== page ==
# Couple of Calculus Problems

• Apr 18th 2010, 05:01 PM
Naples
Couple of Calculus Problems
1. If $\displaystyle x = sin(t)$ and $\displaystyle y = cos^2(t)$ , then $\displaystyle d^2y/dx^2$ at $\displaystyle t = pi/2$ is?

I got
$\displaystyle dy/dx = cos(t)/-2cos(t)sin(t)$
$\displaystyle dy/dx = -1/2sin(t)$
$\displaystyle d^2y/dx^2 = -2cos(t)/(2sin(t))^2$

at $\displaystyle t = pi/2$
$\displaystyle d^2y/dx^2 = -2cos(pi/2)/(2sin(pi/2))^2$
$\displaystyle =0/4=0$

However, the correct answer is -2

2. If $\displaystyle f(x) = |(x^2-12)(x^2+4)|$, how many numbers in the interval [-2,3] satisfy the conclusion of the Mean Value Theorem?

f is always negative on the interval so I got rid of the absolute value signs and multiplied it by -1.
Then I differentiated and got:
$\displaystyle 16x-4x^3 = f(3)-f(-2)/3+2$
$\displaystyle 16x-4x^3 = 39-64/5$
$\displaystyle 4x^3-16x+5=0$
x=.321, -2.141, 1.820

interval is [-2,3] so c=.321, 1.820

The thing is the answer is three numbers...

Any help is greatly appreciated
• Apr 18th 2010, 06:26 PM
TKHunny
$\displaystyle \frac{dy}{dt}\;=\;\frac{dy}{dx}\cdot \frac{dx}{dt}\;\implies\;\frac{dy}{dx}\;=\;\frac{\ frac{dy}{dt}}{\frac{dx}{dt}}$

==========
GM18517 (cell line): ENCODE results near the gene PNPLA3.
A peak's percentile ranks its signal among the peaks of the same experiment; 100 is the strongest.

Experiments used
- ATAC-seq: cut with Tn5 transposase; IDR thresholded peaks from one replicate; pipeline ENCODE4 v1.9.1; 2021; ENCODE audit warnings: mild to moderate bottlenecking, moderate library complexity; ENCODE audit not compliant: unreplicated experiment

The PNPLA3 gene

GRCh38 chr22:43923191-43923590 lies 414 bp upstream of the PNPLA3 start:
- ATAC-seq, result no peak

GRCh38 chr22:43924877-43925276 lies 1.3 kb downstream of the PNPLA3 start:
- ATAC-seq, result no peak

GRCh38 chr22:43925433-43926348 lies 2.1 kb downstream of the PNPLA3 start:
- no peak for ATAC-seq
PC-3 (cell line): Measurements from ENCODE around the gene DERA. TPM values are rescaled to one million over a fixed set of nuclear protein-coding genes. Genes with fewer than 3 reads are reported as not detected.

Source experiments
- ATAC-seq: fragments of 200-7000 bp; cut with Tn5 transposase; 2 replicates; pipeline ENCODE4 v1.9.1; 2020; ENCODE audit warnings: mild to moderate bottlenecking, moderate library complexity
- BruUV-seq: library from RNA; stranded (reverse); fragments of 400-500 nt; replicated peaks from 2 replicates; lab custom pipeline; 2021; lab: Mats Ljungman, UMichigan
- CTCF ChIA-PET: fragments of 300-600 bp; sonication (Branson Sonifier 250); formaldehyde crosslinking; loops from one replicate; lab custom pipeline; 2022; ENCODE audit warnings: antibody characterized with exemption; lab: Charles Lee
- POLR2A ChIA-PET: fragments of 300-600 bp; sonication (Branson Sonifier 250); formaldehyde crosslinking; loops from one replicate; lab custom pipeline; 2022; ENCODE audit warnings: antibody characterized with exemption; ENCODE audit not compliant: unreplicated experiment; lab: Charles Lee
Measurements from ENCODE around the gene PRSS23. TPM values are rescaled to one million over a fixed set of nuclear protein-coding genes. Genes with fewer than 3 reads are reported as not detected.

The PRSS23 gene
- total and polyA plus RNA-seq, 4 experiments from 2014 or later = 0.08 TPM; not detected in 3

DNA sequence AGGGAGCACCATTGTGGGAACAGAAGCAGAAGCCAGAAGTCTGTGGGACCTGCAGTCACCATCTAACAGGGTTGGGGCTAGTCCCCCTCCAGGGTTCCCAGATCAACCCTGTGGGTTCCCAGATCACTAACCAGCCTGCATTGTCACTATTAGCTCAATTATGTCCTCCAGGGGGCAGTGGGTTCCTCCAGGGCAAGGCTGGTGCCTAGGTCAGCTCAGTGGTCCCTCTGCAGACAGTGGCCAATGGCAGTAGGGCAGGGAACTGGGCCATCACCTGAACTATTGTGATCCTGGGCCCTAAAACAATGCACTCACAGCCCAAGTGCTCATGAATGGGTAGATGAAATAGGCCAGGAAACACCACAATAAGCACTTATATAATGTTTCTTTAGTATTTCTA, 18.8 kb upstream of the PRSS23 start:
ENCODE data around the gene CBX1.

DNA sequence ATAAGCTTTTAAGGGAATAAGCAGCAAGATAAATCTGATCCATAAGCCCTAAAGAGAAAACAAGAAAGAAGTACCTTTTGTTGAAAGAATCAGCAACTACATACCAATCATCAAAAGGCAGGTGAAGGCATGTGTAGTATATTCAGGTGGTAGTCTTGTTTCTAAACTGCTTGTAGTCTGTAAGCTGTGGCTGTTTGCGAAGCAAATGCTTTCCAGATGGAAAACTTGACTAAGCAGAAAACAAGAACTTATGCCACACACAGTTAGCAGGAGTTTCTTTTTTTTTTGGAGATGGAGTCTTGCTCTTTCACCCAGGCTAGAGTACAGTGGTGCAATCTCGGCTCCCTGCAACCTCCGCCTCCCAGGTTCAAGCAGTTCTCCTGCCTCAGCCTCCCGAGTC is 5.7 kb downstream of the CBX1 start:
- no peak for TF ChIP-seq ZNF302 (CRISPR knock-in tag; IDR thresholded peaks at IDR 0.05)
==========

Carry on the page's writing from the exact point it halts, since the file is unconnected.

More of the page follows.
$\displaystyle \frac{dx}{dt}\;=\;\cos(t)$

$\displaystyle \frac{dy}{dt}\;=\;-2\sin(t)\cos(t)\;=\;-sin(2t)$

$\displaystyle \frac{dy}{dx}\;=\;\frac{-2\sin(t)\cos(t)}{\cos(t)}\;=\;-2\sin(t)$

You seem to be upside down. Please examine the formulation more carefully and give it another go.

$\displaystyle \frac{d^{2}y}{dx^{2}}\;=\;\frac{d}{dx}\cdot \frac{dy}{dx}\;=\;\frac{d}{dt}\frac{dy}{dx}\cdot \frac{dt}{dx}$

Let's see what you get.
• Apr 18th 2010, 06:35 PM
Naples
Quote:

Originally Posted by TKHunny
$\displaystyle \frac{dy}{dt}\;=\;\frac{dy}{dx}\cdot \frac{dx}{dt}\;\implies\;\frac{dy}{dx}\;=\;\frac{\ frac{dy}{dt}}{\frac{dx}{dt}}$

$\displaystyle \frac{dx}{dt}\;=\;\cos(t)$

$\displaystyle \frac{dy}{dt}\;=\;-2\sin(t)\cos(t)\;=\;-sin(2t)$

$\displaystyle \frac{dy}{dx}\;=\;\frac{-2\sin(t)\cos(t)}{\cos(t)}\;=\;-2\sin(t)$

You seem to be upside down. Please examine the formulation more carefully and give it another go.

$\displaystyle \frac{d^{2}y}{dx^{2}}\;=\;\frac{d}{dx}\cdot \frac{dy}{dx}\;=\;\frac{d}{dt}\frac{dy}{dx}\cdot \frac{dt}{dx}$

Let's see what you get.

Wow, I feel kind of dumb for making such a stupid error, thanks for catching it though.